FoxM1 and its association with matrix metalloproteinases (MMP) signaling pathway in papillary thyroid carcinoma

Maqbool Ahmed, Shahab Uddin, Azhar R. Hussain, Aisha Alyan, Zeenath Jehan, Fouad Al-Dayel, Abdulrehman Al-Nuaim, Saif Al-Sobhi, Tarek Amin, Prashant Bavi, Khawla S. Al-Kuraya

Research output: Contribution to journalArticlepeer-review

57 Citations (Scopus)


Context: Forkhead boxM1 (FoxM1) transcription factor has been shown to promote pathogenesis of several malignancies. FoxM1 has also been shown to be associated with matrix metalloproteinases (MMP) in various cancers. However, little is known about its function in papillary thyroid carcinoma (PTC). Objective: In this study, we investigated the role of FoxM1 in pathogenesis in a large series of PTC in a tissue microarray format followed by in vitro and in vivo studies using PTC cell lines and nude mice. Design: Expression of FoxM1 and its associated proteins were investigated in Middle Eastern PTC samples by immunohistochemistry. Apoptosis was measured by flow cytometry and immunoblotting. Invasion and migration studies were performed using 8-μm Transwell plates. Results: FoxM1 was overexpressed in 28.4% of PTC and significantly associated with activated matrix metalloproteinase-9 (MMP-9) (P = 0.0004), X-linked inhibitor of apoptosis protein (XIAP) (P = 0.0024), and B-cell lymphoma-extra large (Bcl-XL) (P = 0.0014) expression. Treatment of PTC cell lines with thiostrepton, an inhibitor of FoxM1, resulted in inhibition of cell viability via induction of apoptosis. In addition, thiostrepton treatment of PTC cells or expression of FoxM1-specific small interfering RNA down-regulated expression of FoxM1 accompanied with decreased MMP-2 and MMP-9 expression. Furthermore, inhibition of FoxM1 attenuated migration and invasion of PTC cells. Interestingly, overexpression of FoxM1 rescued the effects of thiostrepton in PTC cell lines. Finally, treatment of PTC cell line xenografts with thiostrepton resulted in growth inhibition of tumors in nude mice via down-regulation of FoxM1 and MMP-9 and MMP-2. Conclusion: Altogether, this is the first study showing that FoxM1 and its associated signaling pathway play a critical role in the pathogenesis of PTC and may be a potential target for therapeutic intervention for treatment of these cancers.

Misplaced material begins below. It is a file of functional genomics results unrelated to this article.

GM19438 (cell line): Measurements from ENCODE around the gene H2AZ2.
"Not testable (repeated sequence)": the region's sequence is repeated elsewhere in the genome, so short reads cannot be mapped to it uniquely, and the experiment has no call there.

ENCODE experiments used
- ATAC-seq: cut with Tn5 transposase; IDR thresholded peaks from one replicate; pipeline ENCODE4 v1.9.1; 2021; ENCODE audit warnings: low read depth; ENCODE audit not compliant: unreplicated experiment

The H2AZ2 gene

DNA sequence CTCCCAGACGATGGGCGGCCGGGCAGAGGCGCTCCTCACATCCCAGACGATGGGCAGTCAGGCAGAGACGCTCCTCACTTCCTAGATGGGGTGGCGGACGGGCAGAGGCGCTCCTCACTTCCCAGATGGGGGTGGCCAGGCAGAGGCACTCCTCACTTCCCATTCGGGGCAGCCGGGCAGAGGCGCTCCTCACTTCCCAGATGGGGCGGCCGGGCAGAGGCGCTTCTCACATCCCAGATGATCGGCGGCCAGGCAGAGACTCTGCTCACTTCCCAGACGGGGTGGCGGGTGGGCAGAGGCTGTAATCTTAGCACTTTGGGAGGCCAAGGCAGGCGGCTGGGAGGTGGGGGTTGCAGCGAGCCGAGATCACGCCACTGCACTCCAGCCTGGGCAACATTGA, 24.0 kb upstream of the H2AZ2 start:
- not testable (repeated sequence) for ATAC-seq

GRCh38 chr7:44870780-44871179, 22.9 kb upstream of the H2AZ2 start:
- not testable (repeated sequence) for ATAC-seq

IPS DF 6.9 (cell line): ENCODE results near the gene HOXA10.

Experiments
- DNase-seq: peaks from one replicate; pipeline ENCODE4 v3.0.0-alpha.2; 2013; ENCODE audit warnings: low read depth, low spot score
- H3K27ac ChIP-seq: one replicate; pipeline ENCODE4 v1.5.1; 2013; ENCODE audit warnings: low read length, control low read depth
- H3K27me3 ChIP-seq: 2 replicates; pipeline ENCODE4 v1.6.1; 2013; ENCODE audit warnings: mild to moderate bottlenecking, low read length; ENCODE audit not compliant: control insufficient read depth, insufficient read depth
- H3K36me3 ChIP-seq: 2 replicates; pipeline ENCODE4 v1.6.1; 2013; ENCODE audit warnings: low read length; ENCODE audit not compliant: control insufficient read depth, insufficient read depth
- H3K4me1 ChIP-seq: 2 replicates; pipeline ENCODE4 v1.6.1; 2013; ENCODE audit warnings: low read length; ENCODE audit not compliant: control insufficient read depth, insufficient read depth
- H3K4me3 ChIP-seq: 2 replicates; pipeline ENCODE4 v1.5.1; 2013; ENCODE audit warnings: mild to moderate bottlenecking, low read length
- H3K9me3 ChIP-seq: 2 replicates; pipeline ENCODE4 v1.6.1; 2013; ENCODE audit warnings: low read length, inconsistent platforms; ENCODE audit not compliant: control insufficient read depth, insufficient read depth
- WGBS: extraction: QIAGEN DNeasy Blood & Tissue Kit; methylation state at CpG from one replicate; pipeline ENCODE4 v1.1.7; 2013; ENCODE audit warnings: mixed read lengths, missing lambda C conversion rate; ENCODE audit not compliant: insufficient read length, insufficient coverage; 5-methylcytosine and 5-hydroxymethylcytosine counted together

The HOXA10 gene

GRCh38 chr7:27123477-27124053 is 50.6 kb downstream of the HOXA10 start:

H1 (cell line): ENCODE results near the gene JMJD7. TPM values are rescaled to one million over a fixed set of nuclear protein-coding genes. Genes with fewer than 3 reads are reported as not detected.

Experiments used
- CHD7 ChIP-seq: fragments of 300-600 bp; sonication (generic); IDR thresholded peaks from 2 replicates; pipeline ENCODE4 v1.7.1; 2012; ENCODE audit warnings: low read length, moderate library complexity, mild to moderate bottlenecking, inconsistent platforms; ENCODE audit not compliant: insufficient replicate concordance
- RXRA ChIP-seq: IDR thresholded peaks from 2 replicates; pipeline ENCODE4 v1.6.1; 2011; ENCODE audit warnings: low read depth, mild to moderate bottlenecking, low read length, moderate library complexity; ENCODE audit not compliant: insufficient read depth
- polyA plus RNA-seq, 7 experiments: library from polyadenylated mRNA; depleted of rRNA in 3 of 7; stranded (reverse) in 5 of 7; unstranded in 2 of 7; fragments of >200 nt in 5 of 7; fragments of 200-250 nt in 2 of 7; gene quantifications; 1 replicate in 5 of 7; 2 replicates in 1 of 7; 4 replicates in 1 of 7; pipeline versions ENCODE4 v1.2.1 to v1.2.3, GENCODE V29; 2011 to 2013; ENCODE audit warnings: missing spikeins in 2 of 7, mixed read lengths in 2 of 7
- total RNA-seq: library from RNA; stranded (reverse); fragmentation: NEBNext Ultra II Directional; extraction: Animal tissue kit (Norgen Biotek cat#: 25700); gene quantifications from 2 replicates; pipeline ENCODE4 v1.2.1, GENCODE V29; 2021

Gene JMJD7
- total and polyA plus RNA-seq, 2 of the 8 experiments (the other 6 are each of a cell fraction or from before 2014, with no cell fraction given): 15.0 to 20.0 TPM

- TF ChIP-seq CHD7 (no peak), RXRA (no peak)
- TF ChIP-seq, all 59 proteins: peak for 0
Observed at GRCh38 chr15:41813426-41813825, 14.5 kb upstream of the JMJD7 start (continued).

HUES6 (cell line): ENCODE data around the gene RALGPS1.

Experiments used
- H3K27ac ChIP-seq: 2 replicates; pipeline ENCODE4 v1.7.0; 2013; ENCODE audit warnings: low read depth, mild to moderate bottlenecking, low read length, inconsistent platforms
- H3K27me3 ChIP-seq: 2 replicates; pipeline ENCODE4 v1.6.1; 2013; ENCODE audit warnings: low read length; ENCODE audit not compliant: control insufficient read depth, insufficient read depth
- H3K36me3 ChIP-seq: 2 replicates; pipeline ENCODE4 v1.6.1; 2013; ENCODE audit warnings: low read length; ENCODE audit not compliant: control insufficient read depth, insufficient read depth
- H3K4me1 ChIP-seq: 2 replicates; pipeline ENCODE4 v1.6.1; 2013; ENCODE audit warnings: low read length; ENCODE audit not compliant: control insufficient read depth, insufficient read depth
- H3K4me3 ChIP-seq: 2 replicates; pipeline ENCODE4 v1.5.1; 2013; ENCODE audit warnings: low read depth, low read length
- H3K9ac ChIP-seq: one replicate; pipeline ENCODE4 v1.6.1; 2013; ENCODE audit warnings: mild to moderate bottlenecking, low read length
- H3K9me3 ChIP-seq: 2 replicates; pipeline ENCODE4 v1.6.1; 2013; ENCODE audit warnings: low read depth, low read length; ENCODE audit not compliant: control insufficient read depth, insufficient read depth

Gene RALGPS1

Original languageEnglish
Pages (from-to)E1-E13
JournalJournal of Clinical Endocrinology and Metabolism
Issue number1
Publication statusPublished - Jan 2012
Externally publishedYes


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